DC: I don’t work at the Nation magazine.

HH: So you say the former. Do you have any friends there?

DC: Personal friends?

HH: Yeah.

DC: No.

HH: You have no friends at The Nation?

DC: Personal, define friends. I don’t, they’re in New York, I’m down here. I don’t socialize with anyone from the Nation these days.

HH: Okay, on the left, you know what Hiss is. I mean, everybody knows this. It’s like the Hiss question’s the easiest question.

DC: This is ridiculous.

You'll say that Hewitt doesn't actually land any of his punches, that no reasonable person would hear this and consider Corn's character to be impugned. That may be true, but Hewitt isn't addressing reasonable people -- he's trying to stir up the right-wing mob. The conservative audience has now been told not that Corn is a journalist who's found evidence discrediting O'Reilly, but that Corn is a slippery, devious, hypocritical sworn enemy of American values and the Truth. On the right, Corn is on trial here, not O'Reilly.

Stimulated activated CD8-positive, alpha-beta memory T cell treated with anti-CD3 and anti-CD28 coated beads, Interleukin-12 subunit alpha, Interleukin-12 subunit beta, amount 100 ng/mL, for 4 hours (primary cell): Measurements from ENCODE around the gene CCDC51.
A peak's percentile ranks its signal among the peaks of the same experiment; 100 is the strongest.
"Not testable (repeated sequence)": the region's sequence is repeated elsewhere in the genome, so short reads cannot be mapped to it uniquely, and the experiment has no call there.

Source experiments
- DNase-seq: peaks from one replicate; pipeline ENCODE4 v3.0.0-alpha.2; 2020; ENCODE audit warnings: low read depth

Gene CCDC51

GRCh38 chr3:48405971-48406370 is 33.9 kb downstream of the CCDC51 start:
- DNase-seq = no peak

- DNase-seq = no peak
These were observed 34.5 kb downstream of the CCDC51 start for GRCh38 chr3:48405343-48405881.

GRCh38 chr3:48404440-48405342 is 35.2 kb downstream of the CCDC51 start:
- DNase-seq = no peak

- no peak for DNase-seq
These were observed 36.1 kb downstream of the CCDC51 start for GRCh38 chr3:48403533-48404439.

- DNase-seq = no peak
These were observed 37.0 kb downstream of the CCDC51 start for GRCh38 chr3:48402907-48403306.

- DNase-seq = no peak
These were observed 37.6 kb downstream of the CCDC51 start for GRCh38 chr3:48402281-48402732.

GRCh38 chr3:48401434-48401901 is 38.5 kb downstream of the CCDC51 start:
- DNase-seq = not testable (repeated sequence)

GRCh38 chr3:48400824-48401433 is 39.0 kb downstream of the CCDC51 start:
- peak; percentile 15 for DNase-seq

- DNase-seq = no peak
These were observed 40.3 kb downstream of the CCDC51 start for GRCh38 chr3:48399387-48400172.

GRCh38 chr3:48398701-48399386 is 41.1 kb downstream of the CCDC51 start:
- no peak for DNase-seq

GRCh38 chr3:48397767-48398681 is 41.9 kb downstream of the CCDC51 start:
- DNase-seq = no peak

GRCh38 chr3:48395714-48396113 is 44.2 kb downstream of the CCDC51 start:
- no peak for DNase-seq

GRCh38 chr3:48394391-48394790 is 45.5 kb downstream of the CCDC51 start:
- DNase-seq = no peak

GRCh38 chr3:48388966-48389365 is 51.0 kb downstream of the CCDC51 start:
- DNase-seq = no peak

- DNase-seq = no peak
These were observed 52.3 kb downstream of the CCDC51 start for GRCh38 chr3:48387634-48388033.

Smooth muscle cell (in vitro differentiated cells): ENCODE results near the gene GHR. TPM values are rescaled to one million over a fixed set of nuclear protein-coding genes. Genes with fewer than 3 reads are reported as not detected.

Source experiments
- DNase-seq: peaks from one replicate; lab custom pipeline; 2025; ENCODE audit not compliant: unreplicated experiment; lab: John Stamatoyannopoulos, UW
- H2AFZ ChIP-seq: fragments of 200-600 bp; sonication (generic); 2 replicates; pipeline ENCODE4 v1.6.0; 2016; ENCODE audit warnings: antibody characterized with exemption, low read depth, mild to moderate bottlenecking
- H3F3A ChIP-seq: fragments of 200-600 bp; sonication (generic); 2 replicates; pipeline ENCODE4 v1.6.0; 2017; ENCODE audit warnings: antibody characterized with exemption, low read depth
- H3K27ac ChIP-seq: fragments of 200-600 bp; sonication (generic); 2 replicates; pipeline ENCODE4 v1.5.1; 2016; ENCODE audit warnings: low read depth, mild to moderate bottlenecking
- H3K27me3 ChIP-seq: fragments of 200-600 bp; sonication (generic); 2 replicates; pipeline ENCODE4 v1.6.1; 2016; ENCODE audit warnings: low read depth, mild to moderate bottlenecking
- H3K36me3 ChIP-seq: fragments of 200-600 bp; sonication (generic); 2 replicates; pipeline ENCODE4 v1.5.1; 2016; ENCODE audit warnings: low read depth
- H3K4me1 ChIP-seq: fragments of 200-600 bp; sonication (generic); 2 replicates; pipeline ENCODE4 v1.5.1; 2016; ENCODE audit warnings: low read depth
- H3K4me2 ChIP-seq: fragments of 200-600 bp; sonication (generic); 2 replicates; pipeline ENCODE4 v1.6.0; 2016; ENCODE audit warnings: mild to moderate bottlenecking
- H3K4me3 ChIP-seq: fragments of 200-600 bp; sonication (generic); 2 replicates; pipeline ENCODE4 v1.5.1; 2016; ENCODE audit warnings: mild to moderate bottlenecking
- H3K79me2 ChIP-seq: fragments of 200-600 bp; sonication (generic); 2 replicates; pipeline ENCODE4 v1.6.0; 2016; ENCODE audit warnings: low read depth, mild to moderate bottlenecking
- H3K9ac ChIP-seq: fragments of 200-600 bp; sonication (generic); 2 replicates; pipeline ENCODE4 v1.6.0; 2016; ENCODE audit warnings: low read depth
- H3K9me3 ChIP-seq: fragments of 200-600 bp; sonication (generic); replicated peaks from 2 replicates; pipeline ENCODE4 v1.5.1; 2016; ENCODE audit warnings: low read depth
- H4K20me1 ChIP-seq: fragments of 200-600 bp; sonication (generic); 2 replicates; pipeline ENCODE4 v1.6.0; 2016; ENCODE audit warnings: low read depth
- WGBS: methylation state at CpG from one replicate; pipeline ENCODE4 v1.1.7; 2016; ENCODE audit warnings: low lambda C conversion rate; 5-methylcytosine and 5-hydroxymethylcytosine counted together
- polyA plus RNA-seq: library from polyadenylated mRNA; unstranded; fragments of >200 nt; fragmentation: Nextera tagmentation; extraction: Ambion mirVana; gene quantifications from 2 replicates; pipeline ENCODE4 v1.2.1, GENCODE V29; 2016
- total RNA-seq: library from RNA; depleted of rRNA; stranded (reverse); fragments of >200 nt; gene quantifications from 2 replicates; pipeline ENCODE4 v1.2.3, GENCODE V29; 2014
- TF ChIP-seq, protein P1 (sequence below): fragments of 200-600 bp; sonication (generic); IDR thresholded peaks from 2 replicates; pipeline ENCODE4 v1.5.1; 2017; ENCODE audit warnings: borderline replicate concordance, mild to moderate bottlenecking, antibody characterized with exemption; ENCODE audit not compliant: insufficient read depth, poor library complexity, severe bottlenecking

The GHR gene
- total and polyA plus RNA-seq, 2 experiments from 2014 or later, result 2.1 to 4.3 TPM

The New York Times reports that former O'Reilly colleagues at CBS, including one who's vigorously questioned O'Reilly's story, are refusing to go on his show to confront him because they know this will happen to them as well, except that O'Reilly will do the wet work personally.

Mr. O’Reilly had invited several former CBS employees to appear on his show, including [Eric] Engberg, the anchor Dan Rather and Van Gordon Sauter, who was president of CBS News.

Mr. Engberg said he declined to defend his account on Mr. O’Reilly’s show because “if he wants to present a different view or version of reality, I am not going to stand around and debate it.” He also said he was familiar with the way Mr. O’Reilly ran his show. “Nobody gets a fair shake,” Mr. Engberg said. “He just wants to beat them up, call them names.”

Mr. Rather and Mr. Sauter also did not appear on the show.

Engberg's right. This is war. If only both sides understood that.

And it would be nice if the mainstream media figured out that the mainstreaming of McCarthyites like O'Reilly and Hewitt over the past couple of decades is the real journalism scandal here.

Crossposted at No More Mr. Nice Blog